|3||Circular questions are not closed, yes-or-no questions.|
|4||A circular question evokes a response that generates a new, different question to be asked, eliciting further information to be gathered or allowing a cycle of dialogue to occur.|
KEY: Content Area: Nursing actions that support family | Integrated Process: Communication and Documentation | Client Need: Nursing Process | Cognitive Level: Comprehension | Question Type: Multiple Choice
- When nurses are trying to determine whether patients and families need more information, they often ask, “Do you have any questions?” Which of the following statements best explains why this approach is flawed?
|1.||Patients and families will ask questions without being invited, and this approach is too direct.|
|2.||This approach presumes that the family and patient are not on the healthcare team and may be condescending.|
|3.||The question asks patients to share private information, which is a violation of HIPPA guidelines.|
|4.||Patients and families often don’t know enough about a situation to know what questions to ask.|
|1||Families of hospitalized individuals are often too intimidated by the setting and the bureaucratic culture within acute care settings to ask questions—they need to be invited.|
|2||The question as worded does not begin with an inviting tone, such as, “We consider your opinion to be very important; do you have any questions at this point?”|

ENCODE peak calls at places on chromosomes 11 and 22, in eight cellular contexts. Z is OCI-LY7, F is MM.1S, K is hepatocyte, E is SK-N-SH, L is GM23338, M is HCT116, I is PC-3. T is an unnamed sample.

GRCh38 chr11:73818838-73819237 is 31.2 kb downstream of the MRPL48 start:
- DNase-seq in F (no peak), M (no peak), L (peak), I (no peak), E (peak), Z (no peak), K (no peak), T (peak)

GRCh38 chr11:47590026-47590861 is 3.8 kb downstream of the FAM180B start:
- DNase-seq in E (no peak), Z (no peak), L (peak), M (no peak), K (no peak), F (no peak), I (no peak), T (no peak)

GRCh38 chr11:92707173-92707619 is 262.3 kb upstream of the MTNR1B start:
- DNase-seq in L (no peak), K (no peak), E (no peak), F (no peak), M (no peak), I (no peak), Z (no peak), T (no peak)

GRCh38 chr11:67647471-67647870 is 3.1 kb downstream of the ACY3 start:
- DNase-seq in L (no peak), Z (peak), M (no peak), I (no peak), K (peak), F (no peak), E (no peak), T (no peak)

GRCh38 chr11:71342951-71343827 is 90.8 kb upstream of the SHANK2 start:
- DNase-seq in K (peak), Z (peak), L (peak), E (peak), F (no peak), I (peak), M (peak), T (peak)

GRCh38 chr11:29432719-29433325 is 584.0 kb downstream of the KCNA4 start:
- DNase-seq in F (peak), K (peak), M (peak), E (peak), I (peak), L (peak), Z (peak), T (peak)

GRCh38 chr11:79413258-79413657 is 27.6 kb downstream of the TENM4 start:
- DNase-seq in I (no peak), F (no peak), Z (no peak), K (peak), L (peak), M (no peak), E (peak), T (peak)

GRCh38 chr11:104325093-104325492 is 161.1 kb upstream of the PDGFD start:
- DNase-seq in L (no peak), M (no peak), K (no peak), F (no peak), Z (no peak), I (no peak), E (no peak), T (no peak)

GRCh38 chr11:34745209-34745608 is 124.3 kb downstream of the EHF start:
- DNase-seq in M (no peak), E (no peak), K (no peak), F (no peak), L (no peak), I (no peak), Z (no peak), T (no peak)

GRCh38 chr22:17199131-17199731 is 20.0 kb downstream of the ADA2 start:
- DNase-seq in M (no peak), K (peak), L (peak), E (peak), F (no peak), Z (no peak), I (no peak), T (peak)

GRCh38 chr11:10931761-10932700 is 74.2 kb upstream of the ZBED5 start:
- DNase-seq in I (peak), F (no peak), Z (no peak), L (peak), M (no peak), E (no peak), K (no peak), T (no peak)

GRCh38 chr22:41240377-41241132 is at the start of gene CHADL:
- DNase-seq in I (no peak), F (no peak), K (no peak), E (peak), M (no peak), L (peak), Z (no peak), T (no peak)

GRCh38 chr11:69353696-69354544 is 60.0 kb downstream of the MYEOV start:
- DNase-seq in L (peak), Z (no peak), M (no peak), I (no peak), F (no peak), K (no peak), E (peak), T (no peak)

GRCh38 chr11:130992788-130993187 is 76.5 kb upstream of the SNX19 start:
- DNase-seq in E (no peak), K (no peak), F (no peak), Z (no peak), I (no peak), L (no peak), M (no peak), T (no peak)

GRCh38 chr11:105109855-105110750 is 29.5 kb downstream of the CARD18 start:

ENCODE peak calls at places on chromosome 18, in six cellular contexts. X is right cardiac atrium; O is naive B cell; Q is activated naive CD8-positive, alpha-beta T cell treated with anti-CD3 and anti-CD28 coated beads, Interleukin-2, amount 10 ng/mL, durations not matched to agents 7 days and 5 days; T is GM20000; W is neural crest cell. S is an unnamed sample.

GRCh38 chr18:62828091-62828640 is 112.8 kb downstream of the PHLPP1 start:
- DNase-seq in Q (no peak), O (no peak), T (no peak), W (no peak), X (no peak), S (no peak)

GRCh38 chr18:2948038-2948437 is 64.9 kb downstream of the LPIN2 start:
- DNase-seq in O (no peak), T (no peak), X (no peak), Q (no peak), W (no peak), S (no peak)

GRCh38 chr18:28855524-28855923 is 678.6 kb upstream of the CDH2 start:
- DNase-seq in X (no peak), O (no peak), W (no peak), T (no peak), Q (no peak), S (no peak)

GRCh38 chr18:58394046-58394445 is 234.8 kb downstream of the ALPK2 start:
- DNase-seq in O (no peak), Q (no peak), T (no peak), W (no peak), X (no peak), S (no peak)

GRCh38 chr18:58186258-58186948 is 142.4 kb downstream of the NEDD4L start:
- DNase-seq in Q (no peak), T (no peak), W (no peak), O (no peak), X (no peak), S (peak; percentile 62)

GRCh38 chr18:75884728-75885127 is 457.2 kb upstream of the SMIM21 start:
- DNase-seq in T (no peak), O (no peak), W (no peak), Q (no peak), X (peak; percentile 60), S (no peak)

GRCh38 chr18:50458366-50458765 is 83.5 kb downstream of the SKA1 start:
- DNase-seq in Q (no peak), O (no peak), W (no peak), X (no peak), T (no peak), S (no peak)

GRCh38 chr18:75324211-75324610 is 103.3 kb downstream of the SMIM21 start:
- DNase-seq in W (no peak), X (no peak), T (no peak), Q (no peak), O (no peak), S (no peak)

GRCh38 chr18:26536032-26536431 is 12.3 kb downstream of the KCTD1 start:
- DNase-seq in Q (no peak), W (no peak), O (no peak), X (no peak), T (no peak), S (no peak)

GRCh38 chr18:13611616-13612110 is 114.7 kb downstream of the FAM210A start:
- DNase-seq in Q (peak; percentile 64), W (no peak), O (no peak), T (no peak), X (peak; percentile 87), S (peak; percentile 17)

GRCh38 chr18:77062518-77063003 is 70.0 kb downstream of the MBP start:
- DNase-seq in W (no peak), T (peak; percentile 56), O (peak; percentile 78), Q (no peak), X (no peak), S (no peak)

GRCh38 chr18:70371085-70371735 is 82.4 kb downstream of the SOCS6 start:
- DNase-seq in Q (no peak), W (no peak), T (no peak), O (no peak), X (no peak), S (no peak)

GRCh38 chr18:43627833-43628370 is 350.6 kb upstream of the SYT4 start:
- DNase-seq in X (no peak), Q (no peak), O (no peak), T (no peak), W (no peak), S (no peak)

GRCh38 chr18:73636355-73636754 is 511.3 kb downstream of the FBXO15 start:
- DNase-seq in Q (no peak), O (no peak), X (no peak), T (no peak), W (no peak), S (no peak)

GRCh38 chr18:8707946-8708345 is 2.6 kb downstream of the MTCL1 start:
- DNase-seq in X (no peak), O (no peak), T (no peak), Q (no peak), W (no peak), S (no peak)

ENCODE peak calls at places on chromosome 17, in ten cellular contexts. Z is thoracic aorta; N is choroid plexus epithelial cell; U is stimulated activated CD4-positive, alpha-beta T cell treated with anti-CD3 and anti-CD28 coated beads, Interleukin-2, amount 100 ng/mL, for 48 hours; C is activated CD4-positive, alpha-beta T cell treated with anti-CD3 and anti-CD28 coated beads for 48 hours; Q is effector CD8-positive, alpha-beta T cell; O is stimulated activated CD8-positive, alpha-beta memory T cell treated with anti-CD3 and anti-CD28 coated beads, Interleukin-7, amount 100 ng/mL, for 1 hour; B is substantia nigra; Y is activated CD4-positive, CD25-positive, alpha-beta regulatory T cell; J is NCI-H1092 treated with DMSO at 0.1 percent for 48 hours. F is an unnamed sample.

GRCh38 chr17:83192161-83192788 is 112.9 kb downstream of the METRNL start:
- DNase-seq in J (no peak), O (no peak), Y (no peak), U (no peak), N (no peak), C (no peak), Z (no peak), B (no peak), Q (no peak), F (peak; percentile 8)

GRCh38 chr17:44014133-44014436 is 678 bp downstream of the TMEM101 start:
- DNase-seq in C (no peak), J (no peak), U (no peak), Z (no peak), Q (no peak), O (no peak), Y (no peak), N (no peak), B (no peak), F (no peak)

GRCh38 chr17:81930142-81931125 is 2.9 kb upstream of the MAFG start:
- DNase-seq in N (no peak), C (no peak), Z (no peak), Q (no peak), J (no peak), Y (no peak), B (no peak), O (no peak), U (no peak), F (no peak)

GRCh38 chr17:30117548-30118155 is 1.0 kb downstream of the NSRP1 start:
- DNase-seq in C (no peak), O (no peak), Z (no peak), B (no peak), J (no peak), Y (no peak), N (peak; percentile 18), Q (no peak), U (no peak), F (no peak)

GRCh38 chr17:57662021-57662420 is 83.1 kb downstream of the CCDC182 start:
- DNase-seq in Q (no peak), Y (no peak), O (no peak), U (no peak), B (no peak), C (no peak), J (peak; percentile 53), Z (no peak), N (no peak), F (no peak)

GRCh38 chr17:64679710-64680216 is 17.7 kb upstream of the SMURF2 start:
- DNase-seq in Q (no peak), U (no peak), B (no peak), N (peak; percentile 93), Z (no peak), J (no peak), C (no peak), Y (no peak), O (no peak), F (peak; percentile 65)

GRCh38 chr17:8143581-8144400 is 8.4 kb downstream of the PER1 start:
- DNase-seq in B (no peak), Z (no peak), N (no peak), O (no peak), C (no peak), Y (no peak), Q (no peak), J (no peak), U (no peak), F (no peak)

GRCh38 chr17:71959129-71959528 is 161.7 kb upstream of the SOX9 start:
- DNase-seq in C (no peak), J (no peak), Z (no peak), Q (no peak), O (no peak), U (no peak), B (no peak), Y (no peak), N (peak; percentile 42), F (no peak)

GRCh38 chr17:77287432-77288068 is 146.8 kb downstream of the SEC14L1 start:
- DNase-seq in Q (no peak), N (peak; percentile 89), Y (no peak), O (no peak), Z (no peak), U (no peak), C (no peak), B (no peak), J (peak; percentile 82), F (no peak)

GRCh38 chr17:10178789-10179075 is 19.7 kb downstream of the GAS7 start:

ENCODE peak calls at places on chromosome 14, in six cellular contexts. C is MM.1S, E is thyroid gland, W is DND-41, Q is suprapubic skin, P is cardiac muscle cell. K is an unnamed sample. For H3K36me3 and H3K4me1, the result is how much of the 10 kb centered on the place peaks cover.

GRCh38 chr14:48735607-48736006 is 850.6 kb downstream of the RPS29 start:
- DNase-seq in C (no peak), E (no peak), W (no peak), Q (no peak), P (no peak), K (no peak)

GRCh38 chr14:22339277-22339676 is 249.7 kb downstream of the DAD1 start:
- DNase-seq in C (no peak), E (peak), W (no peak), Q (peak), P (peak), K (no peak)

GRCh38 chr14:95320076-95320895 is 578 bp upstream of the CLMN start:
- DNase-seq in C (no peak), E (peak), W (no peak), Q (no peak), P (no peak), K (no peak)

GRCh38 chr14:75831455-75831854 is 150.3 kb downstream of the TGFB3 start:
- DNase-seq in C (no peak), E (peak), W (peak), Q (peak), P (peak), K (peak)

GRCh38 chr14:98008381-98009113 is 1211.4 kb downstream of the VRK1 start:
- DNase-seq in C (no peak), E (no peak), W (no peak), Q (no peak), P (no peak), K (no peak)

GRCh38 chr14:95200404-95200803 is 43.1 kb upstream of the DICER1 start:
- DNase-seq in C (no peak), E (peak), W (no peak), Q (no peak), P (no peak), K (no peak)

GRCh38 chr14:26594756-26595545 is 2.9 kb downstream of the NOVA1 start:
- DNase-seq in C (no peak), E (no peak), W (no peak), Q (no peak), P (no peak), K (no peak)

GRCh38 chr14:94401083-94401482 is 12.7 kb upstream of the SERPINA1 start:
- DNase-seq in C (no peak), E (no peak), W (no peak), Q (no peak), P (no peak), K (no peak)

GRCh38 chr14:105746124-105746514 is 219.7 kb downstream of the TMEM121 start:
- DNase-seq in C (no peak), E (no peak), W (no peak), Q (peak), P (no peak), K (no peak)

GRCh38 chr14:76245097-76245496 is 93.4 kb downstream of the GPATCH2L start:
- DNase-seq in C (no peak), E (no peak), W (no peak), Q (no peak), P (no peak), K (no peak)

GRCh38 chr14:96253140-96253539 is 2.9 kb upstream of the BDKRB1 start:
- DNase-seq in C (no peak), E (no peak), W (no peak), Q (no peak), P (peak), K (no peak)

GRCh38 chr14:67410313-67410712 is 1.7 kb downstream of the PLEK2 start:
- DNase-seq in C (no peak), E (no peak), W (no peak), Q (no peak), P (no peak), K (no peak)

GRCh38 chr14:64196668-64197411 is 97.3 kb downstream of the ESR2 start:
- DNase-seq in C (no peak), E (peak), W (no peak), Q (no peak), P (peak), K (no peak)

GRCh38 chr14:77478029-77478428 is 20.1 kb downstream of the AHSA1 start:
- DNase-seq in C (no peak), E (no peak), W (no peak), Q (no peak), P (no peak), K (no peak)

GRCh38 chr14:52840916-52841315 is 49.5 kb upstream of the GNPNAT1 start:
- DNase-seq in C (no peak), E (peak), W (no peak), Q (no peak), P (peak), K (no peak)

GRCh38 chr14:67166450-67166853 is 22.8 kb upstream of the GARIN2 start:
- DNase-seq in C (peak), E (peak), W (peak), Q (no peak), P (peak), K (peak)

|3||Exchanging information with a patient/family member is not a violation of HIPPA guidelines unless the family member does not want information shared.|
|4||At times, families do not know what questions to ask because the situation is new or foreign to them and the language of providers can be difficult to understand. A nurse may begin with the assumption that most families have questions.|
KEY: Content Area: Nursing actions that support family (nursing actions in the acute care setting, p. 45) | Integrated Process: Teaching/Learning | Client Need: Safe and Effective Care Environment | Cognitive Level: Analysis | Question Type: Multiple Choice
- Which of the following statements about the value of nurse-family meetings in the acute care setting is inaccurate?
|1.||Regular nurse-family meetings usually increase conflict between staff and family.|
|2.||Regular family meetings help to improve care processes in the hospital.|
|3.||Regular nurse-family meetings may enhance family decision-making.|
|4.||Regular nurse-family meetings allow acknowledgement of family suffering.|
|1||Meetings most often decrease conflict between staff and family because opinions and beliefs are openly shared in a collaborative manner.|
|2||Regularly scheduled nurse family meetings may decrease family uncertainty and help families face the struggles and stresses of family decision-making.|
|3||Regularly scheduled nurse-family meetings may help families with decision-making.|
|4||Regular nurse-family meetings provides opportunity for family members to discuss how another member’s hospitalization is affecting them emotionally or spiritually.|
KEY: Content Area: Nursing actions that support family | Integrated Process: Communication and Documentation | Client Need: Safe and Effective Care Environment | Cognitive Level: Comprehension | Question Type: Multiple Choice